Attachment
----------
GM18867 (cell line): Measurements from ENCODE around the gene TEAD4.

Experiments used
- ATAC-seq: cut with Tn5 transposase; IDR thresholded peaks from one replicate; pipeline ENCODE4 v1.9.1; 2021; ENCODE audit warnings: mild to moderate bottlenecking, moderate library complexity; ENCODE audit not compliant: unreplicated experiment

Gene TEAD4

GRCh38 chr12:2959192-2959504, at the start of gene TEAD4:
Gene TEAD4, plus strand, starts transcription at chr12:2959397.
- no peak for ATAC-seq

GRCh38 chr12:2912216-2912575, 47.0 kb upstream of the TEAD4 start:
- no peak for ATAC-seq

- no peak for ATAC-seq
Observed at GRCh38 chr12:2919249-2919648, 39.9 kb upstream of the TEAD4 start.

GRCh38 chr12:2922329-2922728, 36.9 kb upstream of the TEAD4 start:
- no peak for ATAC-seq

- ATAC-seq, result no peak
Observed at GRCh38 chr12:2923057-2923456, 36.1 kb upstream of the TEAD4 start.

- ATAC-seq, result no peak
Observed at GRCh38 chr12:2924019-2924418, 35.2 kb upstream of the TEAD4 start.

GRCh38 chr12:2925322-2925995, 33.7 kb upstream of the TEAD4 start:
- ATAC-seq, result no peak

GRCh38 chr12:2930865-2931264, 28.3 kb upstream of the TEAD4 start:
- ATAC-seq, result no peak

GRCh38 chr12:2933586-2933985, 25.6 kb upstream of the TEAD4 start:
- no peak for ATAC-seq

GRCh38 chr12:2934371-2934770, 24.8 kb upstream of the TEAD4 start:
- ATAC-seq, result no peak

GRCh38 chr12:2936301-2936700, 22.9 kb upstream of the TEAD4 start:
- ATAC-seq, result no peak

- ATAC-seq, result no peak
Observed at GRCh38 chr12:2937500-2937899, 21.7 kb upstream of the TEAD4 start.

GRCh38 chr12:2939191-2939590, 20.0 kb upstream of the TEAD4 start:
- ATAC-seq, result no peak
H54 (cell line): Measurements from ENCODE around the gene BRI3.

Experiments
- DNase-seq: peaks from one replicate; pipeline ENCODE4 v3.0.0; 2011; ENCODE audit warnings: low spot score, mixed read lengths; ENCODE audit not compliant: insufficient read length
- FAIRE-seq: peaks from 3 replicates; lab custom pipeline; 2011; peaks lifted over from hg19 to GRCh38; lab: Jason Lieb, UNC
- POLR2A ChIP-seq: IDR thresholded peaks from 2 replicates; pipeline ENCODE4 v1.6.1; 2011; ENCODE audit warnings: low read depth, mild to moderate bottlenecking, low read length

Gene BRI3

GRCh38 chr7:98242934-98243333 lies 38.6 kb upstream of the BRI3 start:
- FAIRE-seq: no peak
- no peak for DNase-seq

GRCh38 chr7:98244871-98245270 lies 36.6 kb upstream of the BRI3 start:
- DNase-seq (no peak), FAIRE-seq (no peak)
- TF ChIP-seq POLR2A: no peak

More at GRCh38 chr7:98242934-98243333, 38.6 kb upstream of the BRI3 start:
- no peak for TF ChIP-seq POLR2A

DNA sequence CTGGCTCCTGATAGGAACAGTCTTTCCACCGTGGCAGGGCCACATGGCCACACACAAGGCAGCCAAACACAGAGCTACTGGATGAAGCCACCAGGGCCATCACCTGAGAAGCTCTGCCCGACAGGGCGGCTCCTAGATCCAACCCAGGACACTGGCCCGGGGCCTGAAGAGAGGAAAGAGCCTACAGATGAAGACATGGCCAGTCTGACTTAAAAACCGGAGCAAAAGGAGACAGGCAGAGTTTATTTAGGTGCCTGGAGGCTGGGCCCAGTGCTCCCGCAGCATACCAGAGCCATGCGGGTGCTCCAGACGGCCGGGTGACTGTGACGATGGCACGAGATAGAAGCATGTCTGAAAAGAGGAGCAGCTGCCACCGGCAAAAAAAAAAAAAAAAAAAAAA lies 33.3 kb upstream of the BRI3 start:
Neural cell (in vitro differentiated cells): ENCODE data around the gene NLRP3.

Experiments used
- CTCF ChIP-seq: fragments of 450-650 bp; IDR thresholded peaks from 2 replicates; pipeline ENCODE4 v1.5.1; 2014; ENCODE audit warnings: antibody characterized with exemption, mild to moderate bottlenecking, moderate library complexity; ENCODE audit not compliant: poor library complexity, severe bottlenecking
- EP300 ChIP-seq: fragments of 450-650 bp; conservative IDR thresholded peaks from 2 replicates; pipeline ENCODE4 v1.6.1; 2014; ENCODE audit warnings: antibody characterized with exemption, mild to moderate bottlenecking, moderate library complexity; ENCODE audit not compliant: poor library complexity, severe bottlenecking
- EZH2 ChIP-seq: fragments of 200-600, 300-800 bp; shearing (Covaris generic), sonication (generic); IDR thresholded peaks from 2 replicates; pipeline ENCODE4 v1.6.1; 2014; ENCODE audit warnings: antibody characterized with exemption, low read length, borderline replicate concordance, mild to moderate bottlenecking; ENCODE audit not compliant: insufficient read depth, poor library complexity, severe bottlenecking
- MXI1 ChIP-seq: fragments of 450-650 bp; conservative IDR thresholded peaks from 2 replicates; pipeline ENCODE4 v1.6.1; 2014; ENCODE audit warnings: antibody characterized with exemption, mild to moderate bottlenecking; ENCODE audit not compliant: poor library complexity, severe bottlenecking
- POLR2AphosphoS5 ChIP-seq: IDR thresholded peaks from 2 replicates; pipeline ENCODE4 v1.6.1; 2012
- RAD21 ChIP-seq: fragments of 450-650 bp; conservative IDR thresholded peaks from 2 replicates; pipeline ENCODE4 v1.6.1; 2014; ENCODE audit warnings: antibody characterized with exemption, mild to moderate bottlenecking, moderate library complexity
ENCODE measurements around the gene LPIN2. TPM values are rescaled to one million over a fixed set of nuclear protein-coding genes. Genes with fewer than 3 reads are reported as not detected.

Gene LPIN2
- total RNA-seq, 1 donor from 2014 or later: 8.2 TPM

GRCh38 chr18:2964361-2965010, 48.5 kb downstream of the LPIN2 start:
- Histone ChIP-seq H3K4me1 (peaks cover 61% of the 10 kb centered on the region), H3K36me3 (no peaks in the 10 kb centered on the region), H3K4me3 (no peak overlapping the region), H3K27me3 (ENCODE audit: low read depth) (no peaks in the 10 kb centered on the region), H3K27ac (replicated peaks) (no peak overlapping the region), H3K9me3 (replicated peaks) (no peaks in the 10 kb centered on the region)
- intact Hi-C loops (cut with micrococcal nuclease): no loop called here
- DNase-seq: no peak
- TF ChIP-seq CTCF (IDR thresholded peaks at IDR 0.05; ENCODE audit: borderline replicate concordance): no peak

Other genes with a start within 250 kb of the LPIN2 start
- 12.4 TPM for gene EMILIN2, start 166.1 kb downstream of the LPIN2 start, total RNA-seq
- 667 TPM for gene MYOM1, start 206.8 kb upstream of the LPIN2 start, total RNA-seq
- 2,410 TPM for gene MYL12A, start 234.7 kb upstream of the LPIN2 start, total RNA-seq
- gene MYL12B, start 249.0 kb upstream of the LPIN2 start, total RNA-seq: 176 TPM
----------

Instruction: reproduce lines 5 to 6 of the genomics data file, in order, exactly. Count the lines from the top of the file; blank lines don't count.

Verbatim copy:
GRCh38 chr12:2959192-2959504, at the start of gene TEAD4:
Gene TEAD4, plus strand, starts transcription at chr12:2959397.